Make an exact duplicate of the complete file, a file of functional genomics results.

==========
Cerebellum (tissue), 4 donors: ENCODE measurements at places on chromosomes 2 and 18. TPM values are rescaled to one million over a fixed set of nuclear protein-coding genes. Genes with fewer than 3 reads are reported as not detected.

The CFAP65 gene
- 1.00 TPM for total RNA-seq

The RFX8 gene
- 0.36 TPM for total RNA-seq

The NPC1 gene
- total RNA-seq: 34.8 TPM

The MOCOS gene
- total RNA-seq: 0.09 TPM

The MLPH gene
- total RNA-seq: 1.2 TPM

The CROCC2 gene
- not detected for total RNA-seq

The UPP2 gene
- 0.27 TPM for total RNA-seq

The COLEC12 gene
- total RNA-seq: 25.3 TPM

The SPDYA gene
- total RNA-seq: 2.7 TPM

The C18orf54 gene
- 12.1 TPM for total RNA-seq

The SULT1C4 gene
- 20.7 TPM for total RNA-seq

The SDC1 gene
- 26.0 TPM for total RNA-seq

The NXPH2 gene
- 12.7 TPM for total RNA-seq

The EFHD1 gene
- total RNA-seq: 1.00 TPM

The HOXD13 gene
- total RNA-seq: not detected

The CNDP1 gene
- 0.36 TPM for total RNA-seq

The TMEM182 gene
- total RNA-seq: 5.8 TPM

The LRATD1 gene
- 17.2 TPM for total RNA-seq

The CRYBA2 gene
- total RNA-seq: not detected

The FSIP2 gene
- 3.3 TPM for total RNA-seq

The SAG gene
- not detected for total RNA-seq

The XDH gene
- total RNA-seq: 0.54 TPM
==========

Cerebellum (tissue), 4 donors: ENCODE measurements at places on chromosomes 2 and 18. TPM values are rescaled to one million over a fixed set of nuclear protein-coding genes. Genes with fewer than 3 reads are reported as not detected.

The CFAP65 gene
- 1.00 TPM for total RNA-seq

The RFX8 gene
- 0.36 TPM for total RNA-seq

The NPC1 gene
- total RNA-seq: 34.8 TPM

The MOCOS gene
- total RNA-seq: 0.09 TPM

The MLPH gene
- total RNA-seq: 1.2 TPM

The CROCC2 gene
- not detected for total RNA-seq

The UPP2 gene
- 0.27 TPM for total RNA-seq

The COLEC12 gene
- total RNA-seq: 25.3 TPM

The SPDYA gene
- total RNA-seq: 2.7 TPM

The C18orf54 gene
- 12.1 TPM for total RNA-seq

The SULT1C4 gene
- 20.7 TPM for total RNA-seq

The SDC1 gene
- 26.0 TPM for total RNA-seq

The NXPH2 gene
- 12.7 TPM for total RNA-seq

The EFHD1 gene
- total RNA-seq: 1.00 TPM

The HOXD13 gene
- total RNA-seq: not detected

The CNDP1 gene
- 0.36 TPM for total RNA-seq

The TMEM182 gene
- total RNA-seq: 5.8 TPM

The LRATD1 gene
- 17.2 TPM for total RNA-seq

The CRYBA2 gene
- total RNA-seq: not detected

The FSIP2 gene
- 3.3 TPM for total RNA-seq

The SAG gene
- not detected for total RNA-seq

The XDH gene
- total RNA-seq: 0.54 TPM